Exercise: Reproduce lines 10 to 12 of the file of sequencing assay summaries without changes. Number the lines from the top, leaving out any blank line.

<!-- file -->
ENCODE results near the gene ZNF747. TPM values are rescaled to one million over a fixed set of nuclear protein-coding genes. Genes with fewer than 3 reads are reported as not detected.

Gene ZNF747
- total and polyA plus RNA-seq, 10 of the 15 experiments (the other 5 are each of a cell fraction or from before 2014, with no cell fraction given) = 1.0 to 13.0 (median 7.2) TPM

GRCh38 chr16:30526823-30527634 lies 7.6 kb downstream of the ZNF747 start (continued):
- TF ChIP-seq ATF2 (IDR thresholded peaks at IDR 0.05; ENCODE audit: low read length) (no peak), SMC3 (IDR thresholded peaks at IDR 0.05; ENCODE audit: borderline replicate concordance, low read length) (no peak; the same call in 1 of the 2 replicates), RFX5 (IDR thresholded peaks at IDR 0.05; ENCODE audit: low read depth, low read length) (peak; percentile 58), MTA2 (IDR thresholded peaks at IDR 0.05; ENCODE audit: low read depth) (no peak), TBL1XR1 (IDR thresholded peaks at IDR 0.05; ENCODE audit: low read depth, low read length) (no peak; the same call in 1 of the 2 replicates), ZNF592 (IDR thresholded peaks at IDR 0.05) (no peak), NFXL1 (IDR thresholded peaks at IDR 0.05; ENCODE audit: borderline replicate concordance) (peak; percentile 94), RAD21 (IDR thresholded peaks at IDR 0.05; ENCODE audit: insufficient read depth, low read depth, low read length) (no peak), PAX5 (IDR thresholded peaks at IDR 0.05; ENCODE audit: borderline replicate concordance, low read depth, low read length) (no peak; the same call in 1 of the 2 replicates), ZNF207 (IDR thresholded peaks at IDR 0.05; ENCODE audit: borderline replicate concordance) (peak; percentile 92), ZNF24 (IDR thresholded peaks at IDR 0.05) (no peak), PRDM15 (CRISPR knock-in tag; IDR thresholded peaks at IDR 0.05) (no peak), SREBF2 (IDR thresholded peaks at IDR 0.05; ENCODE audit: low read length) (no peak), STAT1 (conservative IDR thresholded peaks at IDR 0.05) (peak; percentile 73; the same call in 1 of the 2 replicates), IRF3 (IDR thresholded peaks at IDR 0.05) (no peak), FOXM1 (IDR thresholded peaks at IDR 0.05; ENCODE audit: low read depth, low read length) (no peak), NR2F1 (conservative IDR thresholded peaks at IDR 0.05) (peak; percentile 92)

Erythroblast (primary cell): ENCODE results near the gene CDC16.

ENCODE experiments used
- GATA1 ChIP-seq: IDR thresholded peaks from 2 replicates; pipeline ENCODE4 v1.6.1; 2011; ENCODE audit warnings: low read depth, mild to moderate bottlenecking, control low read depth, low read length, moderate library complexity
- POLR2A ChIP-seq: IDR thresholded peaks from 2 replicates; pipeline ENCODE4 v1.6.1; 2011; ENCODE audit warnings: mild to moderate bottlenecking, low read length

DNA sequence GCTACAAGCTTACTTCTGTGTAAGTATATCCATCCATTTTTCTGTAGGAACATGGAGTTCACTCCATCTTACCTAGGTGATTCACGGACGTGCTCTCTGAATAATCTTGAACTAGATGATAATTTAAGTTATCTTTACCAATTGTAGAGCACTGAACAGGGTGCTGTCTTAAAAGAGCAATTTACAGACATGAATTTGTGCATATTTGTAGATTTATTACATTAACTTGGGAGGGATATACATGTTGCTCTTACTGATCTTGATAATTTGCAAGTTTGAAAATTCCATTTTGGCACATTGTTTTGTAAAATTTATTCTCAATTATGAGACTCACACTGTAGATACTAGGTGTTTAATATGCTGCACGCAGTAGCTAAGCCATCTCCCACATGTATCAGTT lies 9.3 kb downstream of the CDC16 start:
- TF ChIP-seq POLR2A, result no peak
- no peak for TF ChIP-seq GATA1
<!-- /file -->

DNA sequence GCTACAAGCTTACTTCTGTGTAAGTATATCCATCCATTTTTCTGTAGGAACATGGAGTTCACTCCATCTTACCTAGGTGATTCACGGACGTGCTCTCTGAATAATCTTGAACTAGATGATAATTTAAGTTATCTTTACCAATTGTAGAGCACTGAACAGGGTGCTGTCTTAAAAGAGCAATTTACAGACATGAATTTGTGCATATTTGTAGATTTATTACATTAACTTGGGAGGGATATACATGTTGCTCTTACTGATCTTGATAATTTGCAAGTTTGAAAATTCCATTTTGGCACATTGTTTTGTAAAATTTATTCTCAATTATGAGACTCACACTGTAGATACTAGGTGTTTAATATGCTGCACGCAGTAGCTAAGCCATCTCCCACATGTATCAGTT lies 9.3 kb downstream of the CDC16 start:
- TF ChIP-seq POLR2A, result no peak
- no peak for TF ChIP-seq GATA1